The Supreme Court opinion on United States v. Windsor, No. 12-307 (2013) held that DOMA was unconstitutional under the Fifth Amendment when it failed to recognize same-sex marriage federally.
It is important to note that the reasoning behind this ruling was based on the fact that there are States which granted same-sex marriage but were not recognized federally. By failing to recognize those same-sex marriages, the government was discriminating against same-sex married couples. In doing so, same-sex married couples were deprived of the benefits and responsibilities of over 1,000 federal laws. Including protections under criminal law and provide financial harm to children of same-sex couples.
The Supreme Court noted that the State’s authority to regulate marriages was being squashed by the federal government. Based on precedent, “[e]ach state as a sovereign has a rightful and legitimate concern in the marital status of persons domiciled within its borders.” “The definition of marriage is the foundation of the State’s broader authority to regulate the subject of domestic relations with respect to the ‘[p]rotection of offspring, property interests, and the enforcement of marital responsibilities.'” (italics added).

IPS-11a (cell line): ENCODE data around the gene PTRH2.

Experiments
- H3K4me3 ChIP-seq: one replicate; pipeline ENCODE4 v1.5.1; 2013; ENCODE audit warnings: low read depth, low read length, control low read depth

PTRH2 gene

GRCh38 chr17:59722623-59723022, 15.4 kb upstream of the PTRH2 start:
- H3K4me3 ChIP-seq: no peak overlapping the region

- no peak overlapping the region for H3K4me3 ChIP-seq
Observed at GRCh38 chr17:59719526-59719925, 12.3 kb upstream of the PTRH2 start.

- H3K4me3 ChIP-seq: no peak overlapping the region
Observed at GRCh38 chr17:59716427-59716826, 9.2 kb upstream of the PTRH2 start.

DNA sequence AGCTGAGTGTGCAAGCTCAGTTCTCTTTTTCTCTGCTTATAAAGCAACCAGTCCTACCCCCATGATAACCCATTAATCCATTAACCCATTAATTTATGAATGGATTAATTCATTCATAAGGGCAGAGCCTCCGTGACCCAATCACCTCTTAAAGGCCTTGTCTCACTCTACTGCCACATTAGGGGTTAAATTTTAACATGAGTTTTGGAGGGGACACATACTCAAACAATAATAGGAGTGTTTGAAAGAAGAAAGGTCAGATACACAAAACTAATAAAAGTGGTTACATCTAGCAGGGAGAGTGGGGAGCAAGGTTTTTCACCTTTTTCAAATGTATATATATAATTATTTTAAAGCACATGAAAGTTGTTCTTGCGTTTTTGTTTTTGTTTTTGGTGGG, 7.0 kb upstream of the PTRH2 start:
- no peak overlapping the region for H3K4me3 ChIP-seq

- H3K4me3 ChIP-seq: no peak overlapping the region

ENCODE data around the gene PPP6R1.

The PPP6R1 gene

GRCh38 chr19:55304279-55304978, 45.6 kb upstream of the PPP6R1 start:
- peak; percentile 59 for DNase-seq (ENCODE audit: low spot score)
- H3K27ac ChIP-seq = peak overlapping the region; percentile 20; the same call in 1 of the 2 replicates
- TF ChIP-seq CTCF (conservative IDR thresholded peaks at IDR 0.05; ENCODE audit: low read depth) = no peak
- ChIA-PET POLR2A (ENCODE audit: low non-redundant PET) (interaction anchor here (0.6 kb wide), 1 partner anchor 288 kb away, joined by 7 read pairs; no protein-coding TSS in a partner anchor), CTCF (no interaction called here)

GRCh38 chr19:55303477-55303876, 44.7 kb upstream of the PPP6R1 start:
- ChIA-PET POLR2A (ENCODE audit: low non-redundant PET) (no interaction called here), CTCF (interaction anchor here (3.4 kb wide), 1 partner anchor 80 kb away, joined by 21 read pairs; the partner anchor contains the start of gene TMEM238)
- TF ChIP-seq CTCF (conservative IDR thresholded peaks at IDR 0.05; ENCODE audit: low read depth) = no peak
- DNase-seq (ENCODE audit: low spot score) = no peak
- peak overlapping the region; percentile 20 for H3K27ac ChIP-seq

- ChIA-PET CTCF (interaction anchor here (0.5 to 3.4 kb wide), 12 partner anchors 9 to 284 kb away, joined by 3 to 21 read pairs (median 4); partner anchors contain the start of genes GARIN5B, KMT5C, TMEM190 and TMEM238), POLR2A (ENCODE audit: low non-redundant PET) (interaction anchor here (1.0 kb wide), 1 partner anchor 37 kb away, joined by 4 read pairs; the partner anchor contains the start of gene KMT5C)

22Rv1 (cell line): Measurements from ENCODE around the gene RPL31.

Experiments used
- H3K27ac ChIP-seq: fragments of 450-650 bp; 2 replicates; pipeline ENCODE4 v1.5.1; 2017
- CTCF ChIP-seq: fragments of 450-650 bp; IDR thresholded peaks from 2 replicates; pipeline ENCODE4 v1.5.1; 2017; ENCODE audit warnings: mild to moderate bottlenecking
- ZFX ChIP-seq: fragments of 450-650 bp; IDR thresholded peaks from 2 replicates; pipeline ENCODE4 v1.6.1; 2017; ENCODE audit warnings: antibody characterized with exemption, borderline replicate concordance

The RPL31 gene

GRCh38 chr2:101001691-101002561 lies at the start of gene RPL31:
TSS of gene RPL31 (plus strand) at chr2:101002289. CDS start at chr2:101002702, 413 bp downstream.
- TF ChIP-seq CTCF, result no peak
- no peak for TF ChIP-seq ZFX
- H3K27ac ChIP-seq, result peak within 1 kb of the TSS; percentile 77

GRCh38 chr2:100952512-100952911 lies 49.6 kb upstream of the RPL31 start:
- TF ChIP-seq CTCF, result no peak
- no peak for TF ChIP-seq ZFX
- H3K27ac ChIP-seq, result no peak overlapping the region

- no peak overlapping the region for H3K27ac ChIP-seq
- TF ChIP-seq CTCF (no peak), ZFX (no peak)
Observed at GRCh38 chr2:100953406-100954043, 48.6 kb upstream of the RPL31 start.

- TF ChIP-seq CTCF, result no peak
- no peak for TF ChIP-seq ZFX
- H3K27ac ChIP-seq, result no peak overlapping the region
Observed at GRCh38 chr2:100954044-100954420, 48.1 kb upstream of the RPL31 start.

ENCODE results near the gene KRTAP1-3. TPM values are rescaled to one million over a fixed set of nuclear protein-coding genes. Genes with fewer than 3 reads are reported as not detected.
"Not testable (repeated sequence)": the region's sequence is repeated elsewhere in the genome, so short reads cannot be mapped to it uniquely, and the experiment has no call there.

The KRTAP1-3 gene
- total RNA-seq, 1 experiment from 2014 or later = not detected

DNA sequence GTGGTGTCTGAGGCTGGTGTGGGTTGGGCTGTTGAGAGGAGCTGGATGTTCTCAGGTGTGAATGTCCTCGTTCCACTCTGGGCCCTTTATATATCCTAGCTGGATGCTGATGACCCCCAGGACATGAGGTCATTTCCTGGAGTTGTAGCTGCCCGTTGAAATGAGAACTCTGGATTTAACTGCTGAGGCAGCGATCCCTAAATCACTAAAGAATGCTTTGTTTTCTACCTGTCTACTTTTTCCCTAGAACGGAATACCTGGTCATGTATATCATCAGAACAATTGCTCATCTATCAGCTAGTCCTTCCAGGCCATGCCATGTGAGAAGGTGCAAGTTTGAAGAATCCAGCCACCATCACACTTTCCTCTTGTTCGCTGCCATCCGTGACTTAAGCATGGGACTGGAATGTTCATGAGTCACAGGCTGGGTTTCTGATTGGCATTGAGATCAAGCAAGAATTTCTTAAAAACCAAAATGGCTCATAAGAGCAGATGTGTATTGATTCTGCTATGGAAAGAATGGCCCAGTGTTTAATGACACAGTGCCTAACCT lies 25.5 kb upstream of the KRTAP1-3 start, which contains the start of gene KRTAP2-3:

Instead of respecting the State’s authority to regulate marriages, DOMA’s purpose was to “impose a disadvantage, a separate status, and so a sigma upon all who enter into same-sex marriages made lawful by the unquestioned authority of the States.”
Given that DOMA’s purpose was to impose restrictions and disabilities, the Supreme Court stated that “[b]y doing so [DOMA] violates basic due process and equal protection principles.”
The Supreme Court found that
DOMA’s principal effect is to identify a subset of state-sanctioned marriages and make them unequal. The principal purpose is to impose inequality, not for other reasons like governmental efficiency….
DOMA contrives to deprive some couples married under the laws of their State, but not other couples, of both rights and responsibilities. By creating two contradictory marriage regimes within the same State, DOMA forces same-sex couples to live as married for the purpose of state law but unmarried for the purpose of federal law, thus diminishing the stability and predictability of basic personal relations the State has found it proper to acknowledge and protect.